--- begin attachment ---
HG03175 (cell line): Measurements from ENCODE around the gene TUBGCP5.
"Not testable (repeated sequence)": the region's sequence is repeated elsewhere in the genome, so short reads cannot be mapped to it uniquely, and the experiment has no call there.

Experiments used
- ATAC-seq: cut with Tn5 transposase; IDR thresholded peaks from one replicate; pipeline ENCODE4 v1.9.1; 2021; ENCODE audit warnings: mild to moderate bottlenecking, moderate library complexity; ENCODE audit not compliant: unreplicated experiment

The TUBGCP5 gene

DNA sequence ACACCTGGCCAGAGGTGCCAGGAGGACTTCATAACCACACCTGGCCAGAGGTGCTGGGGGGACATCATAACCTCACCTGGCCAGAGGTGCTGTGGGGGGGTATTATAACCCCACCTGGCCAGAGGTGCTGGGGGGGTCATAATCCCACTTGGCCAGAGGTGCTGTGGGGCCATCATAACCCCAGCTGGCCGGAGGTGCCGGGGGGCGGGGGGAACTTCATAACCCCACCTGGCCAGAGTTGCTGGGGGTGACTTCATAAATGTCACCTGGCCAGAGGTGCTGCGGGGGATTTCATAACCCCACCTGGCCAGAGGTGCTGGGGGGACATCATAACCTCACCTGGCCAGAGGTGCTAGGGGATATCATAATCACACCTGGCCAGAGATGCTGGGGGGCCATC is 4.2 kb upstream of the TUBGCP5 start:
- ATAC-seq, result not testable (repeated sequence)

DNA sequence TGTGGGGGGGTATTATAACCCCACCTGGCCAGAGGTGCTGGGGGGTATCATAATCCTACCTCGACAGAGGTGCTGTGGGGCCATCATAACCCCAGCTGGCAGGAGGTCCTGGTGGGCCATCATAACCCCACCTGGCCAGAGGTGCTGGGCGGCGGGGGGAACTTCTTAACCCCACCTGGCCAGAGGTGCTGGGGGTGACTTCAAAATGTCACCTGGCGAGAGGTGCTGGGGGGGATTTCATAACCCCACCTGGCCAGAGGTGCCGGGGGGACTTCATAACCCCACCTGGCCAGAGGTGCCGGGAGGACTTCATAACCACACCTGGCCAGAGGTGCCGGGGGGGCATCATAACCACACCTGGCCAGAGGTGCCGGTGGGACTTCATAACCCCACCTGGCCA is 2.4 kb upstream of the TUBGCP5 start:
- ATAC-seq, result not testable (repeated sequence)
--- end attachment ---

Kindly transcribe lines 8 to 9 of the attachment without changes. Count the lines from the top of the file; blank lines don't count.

DNA sequence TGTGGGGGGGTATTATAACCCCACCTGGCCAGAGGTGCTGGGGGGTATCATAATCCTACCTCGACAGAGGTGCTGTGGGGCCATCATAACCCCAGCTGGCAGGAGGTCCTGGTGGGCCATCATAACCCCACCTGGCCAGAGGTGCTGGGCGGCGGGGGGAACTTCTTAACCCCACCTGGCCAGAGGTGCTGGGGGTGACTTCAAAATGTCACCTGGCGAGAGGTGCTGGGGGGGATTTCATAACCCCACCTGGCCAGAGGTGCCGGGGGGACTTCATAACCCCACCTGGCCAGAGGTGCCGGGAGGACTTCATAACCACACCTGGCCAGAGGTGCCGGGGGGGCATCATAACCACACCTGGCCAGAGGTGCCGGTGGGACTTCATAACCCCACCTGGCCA is 2.4 kb upstream of the TUBGCP5 start:
- ATAC-seq, result not testable (repeated sequence)